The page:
When a ball moves up and down, there is a gravitational force of attraction acting downwards in the vertical direction. The frictional force of air is being ignored and the impact of the ball with the ground is considered to be a perfectly elastic collision. The force on the ball accelerates it. As the acceleration is downwards, it increases the speed of the ball when it is moving downwards and decreases the speed when it is moving upwards. The force acting on the ball is proportional to the mass of the ball and as a result the acceleration of the ball is constant.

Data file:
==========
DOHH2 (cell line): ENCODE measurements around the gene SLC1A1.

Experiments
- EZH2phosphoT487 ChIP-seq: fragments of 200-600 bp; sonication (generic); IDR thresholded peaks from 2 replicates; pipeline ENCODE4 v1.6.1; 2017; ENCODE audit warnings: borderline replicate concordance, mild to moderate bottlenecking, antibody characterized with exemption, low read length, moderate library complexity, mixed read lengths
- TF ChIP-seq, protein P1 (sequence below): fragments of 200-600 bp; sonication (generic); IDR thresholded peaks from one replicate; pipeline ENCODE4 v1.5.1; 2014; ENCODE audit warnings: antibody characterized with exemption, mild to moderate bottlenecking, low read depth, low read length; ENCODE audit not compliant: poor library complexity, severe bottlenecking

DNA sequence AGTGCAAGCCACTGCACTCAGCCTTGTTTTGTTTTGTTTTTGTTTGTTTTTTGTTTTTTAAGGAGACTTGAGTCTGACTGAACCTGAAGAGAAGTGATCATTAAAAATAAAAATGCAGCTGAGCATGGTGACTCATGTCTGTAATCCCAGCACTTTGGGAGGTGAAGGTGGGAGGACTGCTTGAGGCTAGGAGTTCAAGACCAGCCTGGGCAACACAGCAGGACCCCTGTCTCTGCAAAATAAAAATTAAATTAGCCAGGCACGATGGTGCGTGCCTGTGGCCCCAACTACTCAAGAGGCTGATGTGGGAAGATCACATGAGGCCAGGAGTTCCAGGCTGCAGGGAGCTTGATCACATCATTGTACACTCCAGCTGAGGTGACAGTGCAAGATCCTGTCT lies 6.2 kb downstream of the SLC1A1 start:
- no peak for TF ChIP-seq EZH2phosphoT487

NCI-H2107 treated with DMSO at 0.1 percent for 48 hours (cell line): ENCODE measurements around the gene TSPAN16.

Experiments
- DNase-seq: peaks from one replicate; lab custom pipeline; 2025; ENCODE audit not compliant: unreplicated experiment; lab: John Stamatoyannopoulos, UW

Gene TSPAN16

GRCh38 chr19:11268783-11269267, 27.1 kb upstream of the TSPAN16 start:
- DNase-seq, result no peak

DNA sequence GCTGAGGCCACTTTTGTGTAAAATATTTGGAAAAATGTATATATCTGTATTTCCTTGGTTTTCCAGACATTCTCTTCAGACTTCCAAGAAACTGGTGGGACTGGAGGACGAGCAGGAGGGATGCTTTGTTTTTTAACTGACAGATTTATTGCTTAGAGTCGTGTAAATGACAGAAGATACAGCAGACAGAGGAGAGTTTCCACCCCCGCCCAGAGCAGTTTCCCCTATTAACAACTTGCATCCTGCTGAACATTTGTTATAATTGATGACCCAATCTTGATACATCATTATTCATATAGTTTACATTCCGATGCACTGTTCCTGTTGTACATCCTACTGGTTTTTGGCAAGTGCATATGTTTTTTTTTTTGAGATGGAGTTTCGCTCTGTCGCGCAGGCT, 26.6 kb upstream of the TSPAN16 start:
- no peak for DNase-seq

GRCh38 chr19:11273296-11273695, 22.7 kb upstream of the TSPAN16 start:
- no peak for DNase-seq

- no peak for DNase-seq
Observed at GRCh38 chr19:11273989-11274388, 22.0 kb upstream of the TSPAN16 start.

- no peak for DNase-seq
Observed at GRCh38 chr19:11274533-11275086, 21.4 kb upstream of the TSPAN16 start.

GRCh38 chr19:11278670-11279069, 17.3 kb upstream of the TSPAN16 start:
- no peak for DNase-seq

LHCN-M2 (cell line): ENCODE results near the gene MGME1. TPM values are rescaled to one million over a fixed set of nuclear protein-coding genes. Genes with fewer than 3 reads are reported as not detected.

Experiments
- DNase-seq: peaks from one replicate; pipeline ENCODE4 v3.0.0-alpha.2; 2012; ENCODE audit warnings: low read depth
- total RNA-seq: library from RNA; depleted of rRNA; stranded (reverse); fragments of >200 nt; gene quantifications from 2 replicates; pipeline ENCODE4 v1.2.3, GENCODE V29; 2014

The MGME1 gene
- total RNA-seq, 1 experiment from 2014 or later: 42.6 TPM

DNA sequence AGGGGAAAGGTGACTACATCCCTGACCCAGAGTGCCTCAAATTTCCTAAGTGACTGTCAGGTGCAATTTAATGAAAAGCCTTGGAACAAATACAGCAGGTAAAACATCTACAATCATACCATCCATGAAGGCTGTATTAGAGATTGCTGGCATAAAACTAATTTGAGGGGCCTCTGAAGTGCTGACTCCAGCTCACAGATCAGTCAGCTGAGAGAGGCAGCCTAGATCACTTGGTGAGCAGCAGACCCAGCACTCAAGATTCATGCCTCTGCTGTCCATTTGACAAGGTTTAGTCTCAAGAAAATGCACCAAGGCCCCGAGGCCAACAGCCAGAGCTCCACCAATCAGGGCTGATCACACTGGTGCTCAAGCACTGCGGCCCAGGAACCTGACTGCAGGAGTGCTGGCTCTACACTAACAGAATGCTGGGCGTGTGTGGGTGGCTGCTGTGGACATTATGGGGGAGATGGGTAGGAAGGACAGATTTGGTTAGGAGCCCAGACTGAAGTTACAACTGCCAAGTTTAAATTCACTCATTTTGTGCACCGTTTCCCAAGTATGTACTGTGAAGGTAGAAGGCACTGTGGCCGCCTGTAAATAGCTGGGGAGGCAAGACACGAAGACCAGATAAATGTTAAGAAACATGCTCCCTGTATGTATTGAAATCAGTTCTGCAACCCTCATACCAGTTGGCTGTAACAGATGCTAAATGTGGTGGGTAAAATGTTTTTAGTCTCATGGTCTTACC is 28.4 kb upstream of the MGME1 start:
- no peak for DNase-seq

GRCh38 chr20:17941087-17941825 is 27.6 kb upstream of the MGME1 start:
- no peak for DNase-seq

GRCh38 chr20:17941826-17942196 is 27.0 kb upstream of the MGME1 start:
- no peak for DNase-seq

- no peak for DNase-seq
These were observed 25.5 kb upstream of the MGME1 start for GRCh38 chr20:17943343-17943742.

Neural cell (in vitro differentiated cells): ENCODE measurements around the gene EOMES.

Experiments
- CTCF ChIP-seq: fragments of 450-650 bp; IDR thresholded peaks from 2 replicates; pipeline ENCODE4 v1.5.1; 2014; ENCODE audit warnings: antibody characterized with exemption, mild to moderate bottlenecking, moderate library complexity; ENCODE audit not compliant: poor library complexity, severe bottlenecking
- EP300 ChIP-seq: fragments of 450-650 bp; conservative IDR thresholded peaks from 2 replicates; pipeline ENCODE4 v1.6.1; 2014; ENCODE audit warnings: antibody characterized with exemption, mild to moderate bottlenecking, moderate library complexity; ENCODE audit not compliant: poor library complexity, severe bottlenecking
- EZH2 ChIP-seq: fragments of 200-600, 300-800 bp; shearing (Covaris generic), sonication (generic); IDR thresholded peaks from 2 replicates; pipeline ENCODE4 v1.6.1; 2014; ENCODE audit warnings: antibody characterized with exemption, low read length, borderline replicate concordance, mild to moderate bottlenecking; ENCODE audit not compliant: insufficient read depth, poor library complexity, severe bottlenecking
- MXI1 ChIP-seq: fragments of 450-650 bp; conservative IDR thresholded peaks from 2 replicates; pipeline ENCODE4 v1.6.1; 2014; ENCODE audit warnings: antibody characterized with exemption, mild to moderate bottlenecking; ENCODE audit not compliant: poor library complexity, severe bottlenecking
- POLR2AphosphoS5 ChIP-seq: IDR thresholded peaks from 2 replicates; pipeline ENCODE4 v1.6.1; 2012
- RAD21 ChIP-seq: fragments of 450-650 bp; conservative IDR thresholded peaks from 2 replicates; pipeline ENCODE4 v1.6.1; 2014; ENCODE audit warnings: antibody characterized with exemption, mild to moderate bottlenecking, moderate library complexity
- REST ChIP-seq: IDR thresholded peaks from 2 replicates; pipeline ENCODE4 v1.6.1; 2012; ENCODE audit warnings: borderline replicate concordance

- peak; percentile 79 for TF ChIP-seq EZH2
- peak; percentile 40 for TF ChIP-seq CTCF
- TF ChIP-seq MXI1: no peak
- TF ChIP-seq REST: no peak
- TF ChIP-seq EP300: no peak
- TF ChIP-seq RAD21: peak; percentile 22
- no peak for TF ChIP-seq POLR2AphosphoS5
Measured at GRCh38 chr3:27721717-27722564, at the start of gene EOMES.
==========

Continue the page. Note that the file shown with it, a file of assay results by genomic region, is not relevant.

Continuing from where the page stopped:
If a ball is dropped from a height h, its initial velocity is 0. As it moves down the velocity increases. After the ball has traveled a distance d, the velocity is equal to `sqrt(2*g*d)` , where g is the gravitational acceleration equal to 9.8 m/s^2. The ball strikes the ground with velocity `sqrt(2*g*h)` ; it then starts to move up with velocity `sqrt(2*g*h)` . The velocity of the ball after moving up a distance d is equal to `sqrt(2*g*h - 2*g*d)` . At height h, the velocity of the ball is 0 and it starts to move downwards again. Under ideal conditions, the ball would continue to move up and down alternately forever.